Under surrogacy arrangements in New Zealand, surrogates cannot receive financial compensation for carrying someone else’s child.
But the couple are allowed to pay for surrogacy-related expenses.
The pair estimated they have spent between $50,000 to $60,000 over the past three years on medical costs, IVF treatment, counselling, Ethics Committee approval, obstetrician and associated costs.
After one successful round of IVF, Aleisha fell pregnant.
‘We were very fortunate,’ Christian said.
Following a three year journey, they couple are now part of the happy family of three after their baby boy Francis was born earlier this month.
The proud parents who celebrated the arrival of Francis are hoping to find him a sibling
So what’s next for the family?
‘For now we will focus on bringing up Frankie the best we can,’ Christian said.
‘We are also focusing on Mark’s business Edwards & Co. Baby and looking to expand internationally, and renovating our house.
‘In the next few months we will look to start the whole process again, but we need to save some money to afford a wee brother or sister for Frankie.’
For any same-sex couples who are keen to become parents, Christian said: ‘If you are truly ready to give everything you have to someone else, and you are prepared to sacrifice a lot to make it happen, then go for it.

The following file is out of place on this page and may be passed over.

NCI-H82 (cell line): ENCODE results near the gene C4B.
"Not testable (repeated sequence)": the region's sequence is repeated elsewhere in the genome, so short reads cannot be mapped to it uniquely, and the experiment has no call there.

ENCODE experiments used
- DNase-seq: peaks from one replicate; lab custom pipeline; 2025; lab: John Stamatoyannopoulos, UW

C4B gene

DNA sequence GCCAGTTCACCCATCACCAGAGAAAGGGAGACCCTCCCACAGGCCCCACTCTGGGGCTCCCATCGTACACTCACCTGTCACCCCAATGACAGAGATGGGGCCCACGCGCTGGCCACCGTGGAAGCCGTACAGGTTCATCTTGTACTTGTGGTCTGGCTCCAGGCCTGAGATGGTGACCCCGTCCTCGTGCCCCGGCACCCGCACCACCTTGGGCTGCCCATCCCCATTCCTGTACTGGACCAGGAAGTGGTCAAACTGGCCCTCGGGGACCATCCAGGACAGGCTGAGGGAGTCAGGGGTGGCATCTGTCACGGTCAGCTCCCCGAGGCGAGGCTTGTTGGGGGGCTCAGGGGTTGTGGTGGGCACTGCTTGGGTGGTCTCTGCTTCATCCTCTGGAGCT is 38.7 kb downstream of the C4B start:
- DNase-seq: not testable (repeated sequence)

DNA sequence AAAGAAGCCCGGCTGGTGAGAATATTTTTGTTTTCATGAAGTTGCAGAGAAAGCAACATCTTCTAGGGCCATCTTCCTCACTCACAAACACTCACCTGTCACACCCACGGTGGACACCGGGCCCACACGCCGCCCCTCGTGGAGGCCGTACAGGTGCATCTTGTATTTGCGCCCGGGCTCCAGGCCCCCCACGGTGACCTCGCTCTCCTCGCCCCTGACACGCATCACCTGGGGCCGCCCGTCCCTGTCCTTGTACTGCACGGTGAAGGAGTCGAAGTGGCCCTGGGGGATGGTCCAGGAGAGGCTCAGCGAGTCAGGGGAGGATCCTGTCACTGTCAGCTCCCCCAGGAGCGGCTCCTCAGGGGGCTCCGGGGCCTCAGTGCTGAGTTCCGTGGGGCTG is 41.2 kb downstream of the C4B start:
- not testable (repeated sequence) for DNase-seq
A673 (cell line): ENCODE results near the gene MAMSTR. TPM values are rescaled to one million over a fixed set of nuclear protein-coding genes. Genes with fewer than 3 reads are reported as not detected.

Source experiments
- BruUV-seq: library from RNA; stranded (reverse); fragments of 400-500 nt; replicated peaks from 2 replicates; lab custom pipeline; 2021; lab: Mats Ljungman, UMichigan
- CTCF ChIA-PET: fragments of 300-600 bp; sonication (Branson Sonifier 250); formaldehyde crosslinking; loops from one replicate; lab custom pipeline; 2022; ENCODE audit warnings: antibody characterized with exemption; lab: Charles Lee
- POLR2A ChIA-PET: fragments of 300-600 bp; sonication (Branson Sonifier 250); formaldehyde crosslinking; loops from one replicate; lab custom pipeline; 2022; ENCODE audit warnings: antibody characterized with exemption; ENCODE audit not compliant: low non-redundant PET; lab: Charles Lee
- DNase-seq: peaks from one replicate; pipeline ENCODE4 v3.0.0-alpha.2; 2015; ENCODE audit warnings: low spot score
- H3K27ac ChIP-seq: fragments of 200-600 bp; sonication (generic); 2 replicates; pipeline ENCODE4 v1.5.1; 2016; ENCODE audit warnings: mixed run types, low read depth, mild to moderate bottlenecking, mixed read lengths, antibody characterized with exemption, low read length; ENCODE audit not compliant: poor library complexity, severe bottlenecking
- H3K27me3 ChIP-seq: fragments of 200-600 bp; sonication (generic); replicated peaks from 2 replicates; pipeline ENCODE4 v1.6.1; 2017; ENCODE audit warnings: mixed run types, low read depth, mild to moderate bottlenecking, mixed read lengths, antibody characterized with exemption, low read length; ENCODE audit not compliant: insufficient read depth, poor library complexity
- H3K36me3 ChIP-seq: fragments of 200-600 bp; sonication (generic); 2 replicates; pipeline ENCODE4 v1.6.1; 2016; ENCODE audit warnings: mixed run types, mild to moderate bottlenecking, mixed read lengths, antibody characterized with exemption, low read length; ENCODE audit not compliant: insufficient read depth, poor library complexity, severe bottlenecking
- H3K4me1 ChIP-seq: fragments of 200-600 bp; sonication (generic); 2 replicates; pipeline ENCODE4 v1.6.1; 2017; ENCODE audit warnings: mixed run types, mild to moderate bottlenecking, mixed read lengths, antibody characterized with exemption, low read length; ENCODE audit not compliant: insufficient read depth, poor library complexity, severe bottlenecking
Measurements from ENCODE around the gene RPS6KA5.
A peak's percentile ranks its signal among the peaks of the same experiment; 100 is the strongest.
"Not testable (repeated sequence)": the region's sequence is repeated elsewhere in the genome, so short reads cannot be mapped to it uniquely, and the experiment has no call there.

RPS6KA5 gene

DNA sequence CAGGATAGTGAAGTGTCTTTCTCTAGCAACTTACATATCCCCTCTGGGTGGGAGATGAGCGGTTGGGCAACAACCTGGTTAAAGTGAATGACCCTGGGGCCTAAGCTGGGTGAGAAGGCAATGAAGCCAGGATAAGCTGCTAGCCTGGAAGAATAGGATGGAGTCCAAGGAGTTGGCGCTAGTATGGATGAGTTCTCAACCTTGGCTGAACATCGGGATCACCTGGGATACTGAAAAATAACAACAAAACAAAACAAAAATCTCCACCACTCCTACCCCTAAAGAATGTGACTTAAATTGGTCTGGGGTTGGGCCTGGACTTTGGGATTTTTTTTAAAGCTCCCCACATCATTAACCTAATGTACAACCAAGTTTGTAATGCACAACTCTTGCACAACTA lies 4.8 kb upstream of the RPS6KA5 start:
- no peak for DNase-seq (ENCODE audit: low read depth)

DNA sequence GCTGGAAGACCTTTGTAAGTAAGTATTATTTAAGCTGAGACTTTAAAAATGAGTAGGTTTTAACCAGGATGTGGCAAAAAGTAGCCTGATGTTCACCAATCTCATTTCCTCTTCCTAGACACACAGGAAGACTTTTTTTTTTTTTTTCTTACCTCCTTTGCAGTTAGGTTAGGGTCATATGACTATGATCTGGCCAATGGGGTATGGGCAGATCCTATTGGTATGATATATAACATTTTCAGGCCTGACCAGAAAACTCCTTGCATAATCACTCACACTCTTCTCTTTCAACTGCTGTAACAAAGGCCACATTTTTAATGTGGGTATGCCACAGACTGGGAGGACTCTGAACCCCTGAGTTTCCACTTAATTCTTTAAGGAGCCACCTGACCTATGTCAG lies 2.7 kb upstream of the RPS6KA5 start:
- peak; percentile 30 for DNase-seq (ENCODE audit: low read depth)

‘After 10 days in, we know this is everything we had ever hoped for. It is truly an amazing feeling.
‘And for those people who have been told ‘you can’t have kids or you shouldn’t have kids’, or fear of being ostracised for being gay, or worry their kids will be bullied for having gay parents – forget about it.
‘Everyone is entitled to their opinions, but you are entitled to have a family and you are entitled to be happy.’
To follow the family of three, please visit their Instagram on Love From Your Dads.
The intimate family portraits were taken by Renaye Mclaughlan Photography.